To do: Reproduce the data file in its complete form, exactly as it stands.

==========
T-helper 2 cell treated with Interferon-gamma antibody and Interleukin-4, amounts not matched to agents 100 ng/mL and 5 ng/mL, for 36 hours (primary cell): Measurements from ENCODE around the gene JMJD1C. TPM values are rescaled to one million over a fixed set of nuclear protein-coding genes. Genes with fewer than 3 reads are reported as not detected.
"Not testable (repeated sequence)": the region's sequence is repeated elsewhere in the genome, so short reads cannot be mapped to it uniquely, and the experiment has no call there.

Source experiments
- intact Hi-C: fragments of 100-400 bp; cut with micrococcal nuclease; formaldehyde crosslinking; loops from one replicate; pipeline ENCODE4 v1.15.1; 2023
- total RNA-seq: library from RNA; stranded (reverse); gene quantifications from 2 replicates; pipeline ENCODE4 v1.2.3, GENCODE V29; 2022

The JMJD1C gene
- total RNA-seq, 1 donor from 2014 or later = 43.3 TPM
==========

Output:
T-helper 2 cell treated with Interferon-gamma antibody and Interleukin-4, amounts not matched to agents 100 ng/mL and 5 ng/mL, for 36 hours (primary cell): Measurements from ENCODE around the gene JMJD1C. TPM values are rescaled to one million over a fixed set of nuclear protein-coding genes. Genes with fewer than 3 reads are reported as not detected.
"Not testable (repeated sequence)": the region's sequence is repeated elsewhere in the genome, so short reads cannot be mapped to it uniquely, and the experiment has no call there.

Source experiments
- intact Hi-C: fragments of 100-400 bp; cut with micrococcal nuclease; formaldehyde crosslinking; loops from one replicate; pipeline ENCODE4 v1.15.1; 2023
- total RNA-seq: library from RNA; stranded (reverse); gene quantifications from 2 replicates; pipeline ENCODE4 v1.2.3, GENCODE V29; 2022

The JMJD1C gene
- total RNA-seq, 1 donor from 2014 or later = 43.3 TPM